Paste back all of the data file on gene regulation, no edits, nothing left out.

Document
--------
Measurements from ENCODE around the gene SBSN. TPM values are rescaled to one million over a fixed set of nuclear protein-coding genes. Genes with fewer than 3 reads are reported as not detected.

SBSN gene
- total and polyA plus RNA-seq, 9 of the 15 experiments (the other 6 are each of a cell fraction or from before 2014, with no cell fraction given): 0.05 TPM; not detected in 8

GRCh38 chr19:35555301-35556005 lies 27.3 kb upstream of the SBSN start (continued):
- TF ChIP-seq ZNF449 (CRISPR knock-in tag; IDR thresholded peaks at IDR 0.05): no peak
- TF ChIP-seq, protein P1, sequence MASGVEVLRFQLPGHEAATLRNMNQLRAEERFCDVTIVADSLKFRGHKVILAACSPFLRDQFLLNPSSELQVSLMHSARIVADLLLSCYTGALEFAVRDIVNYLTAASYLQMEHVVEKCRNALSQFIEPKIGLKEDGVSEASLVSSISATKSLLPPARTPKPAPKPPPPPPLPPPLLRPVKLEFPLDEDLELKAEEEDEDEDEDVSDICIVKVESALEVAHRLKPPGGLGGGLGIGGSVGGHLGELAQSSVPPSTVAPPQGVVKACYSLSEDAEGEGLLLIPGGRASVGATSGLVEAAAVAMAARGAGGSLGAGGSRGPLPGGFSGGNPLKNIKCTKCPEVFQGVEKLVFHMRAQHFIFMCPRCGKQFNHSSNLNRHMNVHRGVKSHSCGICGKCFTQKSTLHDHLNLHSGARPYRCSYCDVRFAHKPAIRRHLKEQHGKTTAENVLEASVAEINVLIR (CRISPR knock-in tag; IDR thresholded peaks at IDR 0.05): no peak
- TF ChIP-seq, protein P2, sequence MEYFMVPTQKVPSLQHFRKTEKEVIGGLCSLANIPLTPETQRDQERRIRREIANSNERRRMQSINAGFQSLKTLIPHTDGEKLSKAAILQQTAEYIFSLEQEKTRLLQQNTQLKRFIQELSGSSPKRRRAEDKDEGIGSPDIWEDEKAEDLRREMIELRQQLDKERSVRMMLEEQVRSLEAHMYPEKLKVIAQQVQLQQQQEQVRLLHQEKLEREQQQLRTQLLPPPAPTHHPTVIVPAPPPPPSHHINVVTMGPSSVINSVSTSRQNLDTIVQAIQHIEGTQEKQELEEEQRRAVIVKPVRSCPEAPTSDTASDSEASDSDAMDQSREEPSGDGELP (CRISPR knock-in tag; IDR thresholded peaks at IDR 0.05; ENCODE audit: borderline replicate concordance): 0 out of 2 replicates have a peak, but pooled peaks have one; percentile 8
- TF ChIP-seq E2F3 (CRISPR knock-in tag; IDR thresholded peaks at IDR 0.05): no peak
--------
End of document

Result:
Measurements from ENCODE around the gene SBSN. TPM values are rescaled to one million over a fixed set of nuclear protein-coding genes. Genes with fewer than 3 reads are reported as not detected.

SBSN gene
- total and polyA plus RNA-seq, 9 of the 15 experiments (the other 6 are each of a cell fraction or from before 2014, with no cell fraction given): 0.05 TPM; not detected in 8

GRCh38 chr19:35555301-35556005 lies 27.3 kb upstream of the SBSN start (continued):
- TF ChIP-seq ZNF449 (CRISPR knock-in tag; IDR thresholded peaks at IDR 0.05): no peak
- TF ChIP-seq, protein P1, sequence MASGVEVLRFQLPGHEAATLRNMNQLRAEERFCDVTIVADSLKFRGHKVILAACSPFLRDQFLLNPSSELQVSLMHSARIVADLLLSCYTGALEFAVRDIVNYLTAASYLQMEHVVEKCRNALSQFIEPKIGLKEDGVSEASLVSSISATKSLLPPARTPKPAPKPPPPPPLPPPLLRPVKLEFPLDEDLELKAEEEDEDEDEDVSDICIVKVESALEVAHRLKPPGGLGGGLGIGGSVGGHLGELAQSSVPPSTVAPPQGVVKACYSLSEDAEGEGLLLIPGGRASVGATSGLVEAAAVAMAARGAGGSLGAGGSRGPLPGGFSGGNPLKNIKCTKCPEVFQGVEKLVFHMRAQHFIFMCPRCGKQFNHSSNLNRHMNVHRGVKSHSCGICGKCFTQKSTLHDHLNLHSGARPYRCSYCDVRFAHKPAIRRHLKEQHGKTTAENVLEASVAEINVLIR (CRISPR knock-in tag; IDR thresholded peaks at IDR 0.05): no peak
- TF ChIP-seq, protein P2, sequence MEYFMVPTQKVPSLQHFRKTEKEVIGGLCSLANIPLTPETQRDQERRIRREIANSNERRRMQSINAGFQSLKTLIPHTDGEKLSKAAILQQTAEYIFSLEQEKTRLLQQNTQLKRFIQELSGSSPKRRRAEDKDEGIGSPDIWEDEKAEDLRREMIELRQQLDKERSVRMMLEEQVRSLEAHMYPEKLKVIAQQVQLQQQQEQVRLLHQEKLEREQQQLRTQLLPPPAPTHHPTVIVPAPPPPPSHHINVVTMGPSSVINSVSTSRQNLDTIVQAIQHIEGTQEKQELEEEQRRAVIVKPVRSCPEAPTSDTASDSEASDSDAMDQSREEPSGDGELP (CRISPR knock-in tag; IDR thresholded peaks at IDR 0.05; ENCODE audit: borderline replicate concordance): 0 out of 2 replicates have a peak, but pooled peaks have one; percentile 8
- TF ChIP-seq E2F3 (CRISPR knock-in tag; IDR thresholded peaks at IDR 0.05): no peak